Crunch time, defined as the interval of time when software developers (which is where crunch originated) keep their heads down to work extended times in order to complete a project’s milestone according to the mandated schedule, is notoriously one of the biggest work issues in the games industry.
It comes as no great surprise that the most popular game of the past two years, Epic’s Fortnite, is also powered by extended developer crunch time. The report comes from Polygon through anonymous sources of both current and former Epic Games employees.
According to them, while overtime isn’t technically mandatory, it has become expected by higher-ups as Epic tries to keep the Fortnite pace up. This is inevitably affecting the lives of some employees, who have to choose between their career and having a balanced, healthy life.
I work an average [of] 70 hours a week. There’s probably at least 50 or even 100 other people at Epic working those hours. I know people who pull 100-hour weeks. The company gives us unlimited time off, but it’s almost impossible to take the time. If I take time off, the workload falls on other people, and no one wants to be that guy.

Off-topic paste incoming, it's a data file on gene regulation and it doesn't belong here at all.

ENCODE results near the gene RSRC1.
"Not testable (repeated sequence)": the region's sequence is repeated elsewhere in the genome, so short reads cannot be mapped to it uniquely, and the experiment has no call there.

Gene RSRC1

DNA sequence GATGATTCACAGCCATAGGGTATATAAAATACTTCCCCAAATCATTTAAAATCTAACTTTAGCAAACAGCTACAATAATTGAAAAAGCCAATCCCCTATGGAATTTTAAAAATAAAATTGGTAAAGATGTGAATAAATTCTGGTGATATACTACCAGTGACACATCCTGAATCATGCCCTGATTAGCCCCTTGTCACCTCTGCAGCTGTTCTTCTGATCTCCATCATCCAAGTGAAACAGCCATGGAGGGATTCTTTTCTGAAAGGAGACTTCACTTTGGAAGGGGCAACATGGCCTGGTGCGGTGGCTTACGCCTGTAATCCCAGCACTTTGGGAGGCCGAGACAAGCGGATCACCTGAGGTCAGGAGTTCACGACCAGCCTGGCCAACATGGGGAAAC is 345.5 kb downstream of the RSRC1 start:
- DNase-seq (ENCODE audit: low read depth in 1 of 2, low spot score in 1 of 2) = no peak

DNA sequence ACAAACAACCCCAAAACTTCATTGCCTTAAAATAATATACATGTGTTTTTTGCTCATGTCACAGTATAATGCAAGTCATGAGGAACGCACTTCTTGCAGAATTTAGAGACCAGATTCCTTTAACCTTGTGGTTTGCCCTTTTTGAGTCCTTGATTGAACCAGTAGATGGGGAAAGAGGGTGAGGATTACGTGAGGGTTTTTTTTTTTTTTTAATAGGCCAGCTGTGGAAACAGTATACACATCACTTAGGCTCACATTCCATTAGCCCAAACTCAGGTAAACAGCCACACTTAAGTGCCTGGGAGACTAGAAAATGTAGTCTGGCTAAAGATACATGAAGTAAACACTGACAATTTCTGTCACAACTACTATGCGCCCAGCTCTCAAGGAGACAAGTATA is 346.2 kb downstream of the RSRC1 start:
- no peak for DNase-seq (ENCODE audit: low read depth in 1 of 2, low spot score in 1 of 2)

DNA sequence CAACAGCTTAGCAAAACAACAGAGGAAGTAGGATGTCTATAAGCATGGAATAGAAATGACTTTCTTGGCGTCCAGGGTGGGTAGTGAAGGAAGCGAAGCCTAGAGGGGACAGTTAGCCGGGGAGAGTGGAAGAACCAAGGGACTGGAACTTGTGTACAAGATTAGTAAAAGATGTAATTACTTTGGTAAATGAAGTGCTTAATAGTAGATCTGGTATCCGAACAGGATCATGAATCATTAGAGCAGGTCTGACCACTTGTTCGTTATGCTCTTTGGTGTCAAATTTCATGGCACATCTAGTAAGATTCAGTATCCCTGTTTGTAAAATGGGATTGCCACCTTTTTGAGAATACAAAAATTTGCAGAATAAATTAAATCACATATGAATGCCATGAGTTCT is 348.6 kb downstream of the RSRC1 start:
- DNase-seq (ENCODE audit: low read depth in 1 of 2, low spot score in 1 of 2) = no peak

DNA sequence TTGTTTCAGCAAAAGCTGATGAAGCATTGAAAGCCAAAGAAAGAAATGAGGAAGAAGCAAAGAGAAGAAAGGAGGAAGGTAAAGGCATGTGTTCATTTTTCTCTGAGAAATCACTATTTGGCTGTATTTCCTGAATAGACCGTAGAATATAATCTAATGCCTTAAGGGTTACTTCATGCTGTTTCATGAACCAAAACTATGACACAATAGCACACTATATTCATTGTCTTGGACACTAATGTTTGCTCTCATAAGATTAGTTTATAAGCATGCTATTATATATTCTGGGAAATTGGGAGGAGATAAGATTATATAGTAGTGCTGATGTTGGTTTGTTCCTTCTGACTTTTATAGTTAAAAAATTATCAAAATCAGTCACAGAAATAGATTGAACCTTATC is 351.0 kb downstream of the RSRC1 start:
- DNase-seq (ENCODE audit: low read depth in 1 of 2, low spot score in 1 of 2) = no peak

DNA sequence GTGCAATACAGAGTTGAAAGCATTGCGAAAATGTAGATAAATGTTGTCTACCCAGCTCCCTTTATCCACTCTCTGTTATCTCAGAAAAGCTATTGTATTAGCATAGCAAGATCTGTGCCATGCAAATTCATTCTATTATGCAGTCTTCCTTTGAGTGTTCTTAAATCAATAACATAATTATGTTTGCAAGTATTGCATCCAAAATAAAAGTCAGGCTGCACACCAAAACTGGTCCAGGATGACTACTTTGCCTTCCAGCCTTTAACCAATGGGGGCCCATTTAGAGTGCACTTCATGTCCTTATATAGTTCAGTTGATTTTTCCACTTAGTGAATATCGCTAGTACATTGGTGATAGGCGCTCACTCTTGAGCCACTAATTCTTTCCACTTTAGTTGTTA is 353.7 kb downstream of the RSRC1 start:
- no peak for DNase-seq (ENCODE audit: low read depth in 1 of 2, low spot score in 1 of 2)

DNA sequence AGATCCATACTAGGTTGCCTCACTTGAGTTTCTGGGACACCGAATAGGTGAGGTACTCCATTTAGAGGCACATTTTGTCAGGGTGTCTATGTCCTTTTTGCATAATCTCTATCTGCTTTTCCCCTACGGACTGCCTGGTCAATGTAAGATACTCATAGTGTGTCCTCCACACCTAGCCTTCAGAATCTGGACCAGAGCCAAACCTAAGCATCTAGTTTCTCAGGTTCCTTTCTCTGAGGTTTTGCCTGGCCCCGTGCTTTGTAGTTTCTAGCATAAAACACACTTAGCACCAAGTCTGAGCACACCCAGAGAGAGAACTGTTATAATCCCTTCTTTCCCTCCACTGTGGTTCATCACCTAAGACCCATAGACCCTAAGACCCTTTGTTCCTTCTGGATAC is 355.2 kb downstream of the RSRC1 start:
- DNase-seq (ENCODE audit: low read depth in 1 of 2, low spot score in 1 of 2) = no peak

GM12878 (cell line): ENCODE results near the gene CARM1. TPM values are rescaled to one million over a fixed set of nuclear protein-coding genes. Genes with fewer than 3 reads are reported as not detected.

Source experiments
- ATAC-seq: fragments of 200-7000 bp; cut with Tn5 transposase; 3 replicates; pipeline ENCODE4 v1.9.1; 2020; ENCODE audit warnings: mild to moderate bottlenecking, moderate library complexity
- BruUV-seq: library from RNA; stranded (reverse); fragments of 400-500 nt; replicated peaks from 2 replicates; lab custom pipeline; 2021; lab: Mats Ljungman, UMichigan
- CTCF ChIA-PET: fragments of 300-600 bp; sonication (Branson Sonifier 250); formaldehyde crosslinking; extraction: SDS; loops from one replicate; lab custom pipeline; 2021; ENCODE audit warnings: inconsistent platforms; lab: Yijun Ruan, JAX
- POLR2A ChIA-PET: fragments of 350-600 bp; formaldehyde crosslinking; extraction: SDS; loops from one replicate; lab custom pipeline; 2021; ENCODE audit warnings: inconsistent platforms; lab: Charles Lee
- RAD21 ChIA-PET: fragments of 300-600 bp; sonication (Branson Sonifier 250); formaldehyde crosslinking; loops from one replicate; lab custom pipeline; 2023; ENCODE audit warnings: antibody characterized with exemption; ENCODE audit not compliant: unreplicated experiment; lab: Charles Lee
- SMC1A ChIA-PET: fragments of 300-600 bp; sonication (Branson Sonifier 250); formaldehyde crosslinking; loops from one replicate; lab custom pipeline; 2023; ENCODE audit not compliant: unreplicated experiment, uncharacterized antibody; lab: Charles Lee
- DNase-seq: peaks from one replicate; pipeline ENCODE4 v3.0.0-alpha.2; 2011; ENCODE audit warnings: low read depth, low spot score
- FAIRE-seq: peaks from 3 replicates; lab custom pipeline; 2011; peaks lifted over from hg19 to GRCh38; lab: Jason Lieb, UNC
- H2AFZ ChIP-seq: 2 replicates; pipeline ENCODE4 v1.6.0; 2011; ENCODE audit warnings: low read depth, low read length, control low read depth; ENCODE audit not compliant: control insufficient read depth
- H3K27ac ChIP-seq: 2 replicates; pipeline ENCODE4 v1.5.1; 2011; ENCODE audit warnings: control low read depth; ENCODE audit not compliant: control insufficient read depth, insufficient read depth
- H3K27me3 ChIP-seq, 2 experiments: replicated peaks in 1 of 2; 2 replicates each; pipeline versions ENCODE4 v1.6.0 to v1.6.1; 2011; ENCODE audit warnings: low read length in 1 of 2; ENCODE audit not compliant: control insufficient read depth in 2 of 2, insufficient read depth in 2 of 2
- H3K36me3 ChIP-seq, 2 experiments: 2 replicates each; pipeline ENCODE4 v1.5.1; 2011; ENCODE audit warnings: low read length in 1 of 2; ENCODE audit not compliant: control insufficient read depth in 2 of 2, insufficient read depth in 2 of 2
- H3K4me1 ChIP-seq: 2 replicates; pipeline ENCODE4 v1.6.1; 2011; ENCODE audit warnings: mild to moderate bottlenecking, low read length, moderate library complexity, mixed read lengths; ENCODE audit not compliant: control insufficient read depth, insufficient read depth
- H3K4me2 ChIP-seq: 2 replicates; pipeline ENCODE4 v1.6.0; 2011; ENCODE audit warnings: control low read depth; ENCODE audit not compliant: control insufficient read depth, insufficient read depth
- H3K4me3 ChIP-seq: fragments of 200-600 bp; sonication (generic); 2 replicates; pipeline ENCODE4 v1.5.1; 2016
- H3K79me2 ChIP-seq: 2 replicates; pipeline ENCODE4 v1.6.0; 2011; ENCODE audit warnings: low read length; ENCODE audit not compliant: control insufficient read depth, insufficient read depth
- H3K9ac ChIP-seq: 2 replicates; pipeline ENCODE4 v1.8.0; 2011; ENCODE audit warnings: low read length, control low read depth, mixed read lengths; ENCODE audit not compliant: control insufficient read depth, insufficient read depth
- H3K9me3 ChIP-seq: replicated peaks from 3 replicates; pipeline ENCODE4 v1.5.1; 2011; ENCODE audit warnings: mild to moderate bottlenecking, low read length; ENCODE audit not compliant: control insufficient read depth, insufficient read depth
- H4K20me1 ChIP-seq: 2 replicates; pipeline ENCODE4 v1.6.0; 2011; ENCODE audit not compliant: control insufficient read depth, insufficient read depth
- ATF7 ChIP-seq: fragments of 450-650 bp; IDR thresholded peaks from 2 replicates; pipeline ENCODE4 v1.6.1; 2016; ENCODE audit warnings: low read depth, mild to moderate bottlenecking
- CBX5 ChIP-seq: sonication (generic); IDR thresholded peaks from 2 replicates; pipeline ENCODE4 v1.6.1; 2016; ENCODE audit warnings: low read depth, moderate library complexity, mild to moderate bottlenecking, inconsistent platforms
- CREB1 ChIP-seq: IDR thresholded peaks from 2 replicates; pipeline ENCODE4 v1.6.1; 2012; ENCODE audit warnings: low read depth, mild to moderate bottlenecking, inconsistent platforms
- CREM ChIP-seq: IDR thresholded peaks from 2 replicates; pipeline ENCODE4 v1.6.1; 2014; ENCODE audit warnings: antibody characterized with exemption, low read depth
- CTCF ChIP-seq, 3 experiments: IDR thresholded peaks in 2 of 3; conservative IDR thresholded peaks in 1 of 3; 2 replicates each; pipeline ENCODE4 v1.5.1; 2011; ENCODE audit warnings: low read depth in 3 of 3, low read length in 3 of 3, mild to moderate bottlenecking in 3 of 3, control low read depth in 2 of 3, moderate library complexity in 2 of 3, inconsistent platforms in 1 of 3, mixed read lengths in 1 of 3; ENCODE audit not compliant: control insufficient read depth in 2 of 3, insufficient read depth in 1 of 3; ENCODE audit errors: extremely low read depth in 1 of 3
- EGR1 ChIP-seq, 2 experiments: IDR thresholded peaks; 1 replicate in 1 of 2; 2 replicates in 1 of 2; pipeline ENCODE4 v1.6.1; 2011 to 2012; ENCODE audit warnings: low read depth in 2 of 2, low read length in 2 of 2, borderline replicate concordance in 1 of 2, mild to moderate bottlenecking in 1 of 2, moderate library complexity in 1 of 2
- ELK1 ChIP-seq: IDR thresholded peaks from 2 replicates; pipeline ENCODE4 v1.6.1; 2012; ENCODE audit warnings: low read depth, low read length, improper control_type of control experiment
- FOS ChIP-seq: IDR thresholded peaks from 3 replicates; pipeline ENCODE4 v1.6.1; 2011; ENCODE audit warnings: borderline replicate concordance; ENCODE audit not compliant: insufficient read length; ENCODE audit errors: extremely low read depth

The biggest problem is that we’re patching all the time. The executives are focused on keeping Fortnite popular for as long as possible, especially with all the new competition that’s coming in.
I know some people who just refused to work weekends, and then we missed a deadline because their part of the package wasn’t completed, and they were fired. People are losing their jobs because they don’t want to work these hours.
I’ve had friends come to me and say, ‘I can’t take this anymore.’ I’ve had friends break down in tears. The crunch is constant.
Polygon also got a statement from an Epic Games spokesperson. The representative didn’t deny that developers are ‘working very hard’ on both Fortnite and the Unreal Engine at Epic, though he did say extreme cases are rare and those are ‘quickly remedied’ anyway.
Fortnite achieved a far higher level of success than we had ever anticipated. Everybody throughout Epic responded to the success with incredible vigor and commitment. The Fortnite team rapidly expanded the game to grow the audience; the Unreal Engine team began a broad effort to optimize for 60fps and support seven platforms; others throughout the company moved to Fortnite to maintain momentum.
People are working very hard on Fortnite and other Epic efforts. Extreme situations such as 100-hour work weeks are incredibly rare, and in those instances, we seek to immediately remedy them to avoid recurrence.
Hopefully Epic, given the sheer number of resources they have available right now, will be able to slowly build up their development team as needed so that ‘forced’ overtime can go away for good.
Meanwhile, the Fortnite x Avengers crossover event is being teased and should go live tomorrow to piggyback off the theatrical release of Avengers